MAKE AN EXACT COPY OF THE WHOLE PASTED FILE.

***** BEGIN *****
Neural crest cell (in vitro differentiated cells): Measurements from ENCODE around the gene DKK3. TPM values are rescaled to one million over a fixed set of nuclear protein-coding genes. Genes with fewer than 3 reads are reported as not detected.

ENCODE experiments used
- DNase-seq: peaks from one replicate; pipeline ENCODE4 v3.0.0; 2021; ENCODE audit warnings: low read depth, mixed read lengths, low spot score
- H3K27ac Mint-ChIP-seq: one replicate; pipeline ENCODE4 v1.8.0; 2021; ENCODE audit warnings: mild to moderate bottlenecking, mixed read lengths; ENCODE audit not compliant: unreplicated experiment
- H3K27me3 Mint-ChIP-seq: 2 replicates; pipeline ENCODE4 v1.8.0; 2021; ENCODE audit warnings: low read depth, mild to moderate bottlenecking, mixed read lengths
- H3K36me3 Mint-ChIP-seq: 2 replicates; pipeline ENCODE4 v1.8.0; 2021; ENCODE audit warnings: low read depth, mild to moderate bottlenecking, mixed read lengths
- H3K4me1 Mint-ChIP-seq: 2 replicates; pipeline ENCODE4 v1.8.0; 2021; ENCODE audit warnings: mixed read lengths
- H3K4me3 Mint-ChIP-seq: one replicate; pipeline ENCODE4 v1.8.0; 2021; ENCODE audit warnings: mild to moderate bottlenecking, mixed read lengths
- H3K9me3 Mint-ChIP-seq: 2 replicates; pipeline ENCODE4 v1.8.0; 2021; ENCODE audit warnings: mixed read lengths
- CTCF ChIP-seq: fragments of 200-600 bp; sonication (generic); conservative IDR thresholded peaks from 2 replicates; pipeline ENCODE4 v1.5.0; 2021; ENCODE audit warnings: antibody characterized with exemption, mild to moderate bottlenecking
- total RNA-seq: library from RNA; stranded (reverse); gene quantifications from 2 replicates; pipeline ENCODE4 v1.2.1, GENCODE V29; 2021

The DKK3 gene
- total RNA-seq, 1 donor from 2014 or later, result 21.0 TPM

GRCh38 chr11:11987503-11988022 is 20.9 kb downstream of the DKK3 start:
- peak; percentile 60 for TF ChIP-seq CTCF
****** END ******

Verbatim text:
Neural crest cell (in vitro differentiated cells): Measurements from ENCODE around the gene DKK3. TPM values are rescaled to one million over a fixed set of nuclear protein-coding genes. Genes with fewer than 3 reads are reported as not detected.

ENCODE experiments used
- DNase-seq: peaks from one replicate; pipeline ENCODE4 v3.0.0; 2021; ENCODE audit warnings: low read depth, mixed read lengths, low spot score
- H3K27ac Mint-ChIP-seq: one replicate; pipeline ENCODE4 v1.8.0; 2021; ENCODE audit warnings: mild to moderate bottlenecking, mixed read lengths; ENCODE audit not compliant: unreplicated experiment
- H3K27me3 Mint-ChIP-seq: 2 replicates; pipeline ENCODE4 v1.8.0; 2021; ENCODE audit warnings: low read depth, mild to moderate bottlenecking, mixed read lengths
- H3K36me3 Mint-ChIP-seq: 2 replicates; pipeline ENCODE4 v1.8.0; 2021; ENCODE audit warnings: low read depth, mild to moderate bottlenecking, mixed read lengths
- H3K4me1 Mint-ChIP-seq: 2 replicates; pipeline ENCODE4 v1.8.0; 2021; ENCODE audit warnings: mixed read lengths
- H3K4me3 Mint-ChIP-seq: one replicate; pipeline ENCODE4 v1.8.0; 2021; ENCODE audit warnings: mild to moderate bottlenecking, mixed read lengths
- H3K9me3 Mint-ChIP-seq: 2 replicates; pipeline ENCODE4 v1.8.0; 2021; ENCODE audit warnings: mixed read lengths
- CTCF ChIP-seq: fragments of 200-600 bp; sonication (generic); conservative IDR thresholded peaks from 2 replicates; pipeline ENCODE4 v1.5.0; 2021; ENCODE audit warnings: antibody characterized with exemption, mild to moderate bottlenecking
- total RNA-seq: library from RNA; stranded (reverse); gene quantifications from 2 replicates; pipeline ENCODE4 v1.2.1, GENCODE V29; 2021

The DKK3 gene
- total RNA-seq, 1 donor from 2014 or later, result 21.0 TPM

GRCh38 chr11:11987503-11988022 is 20.9 kb downstream of the DKK3 start:
- peak; percentile 60 for TF ChIP-seq CTCF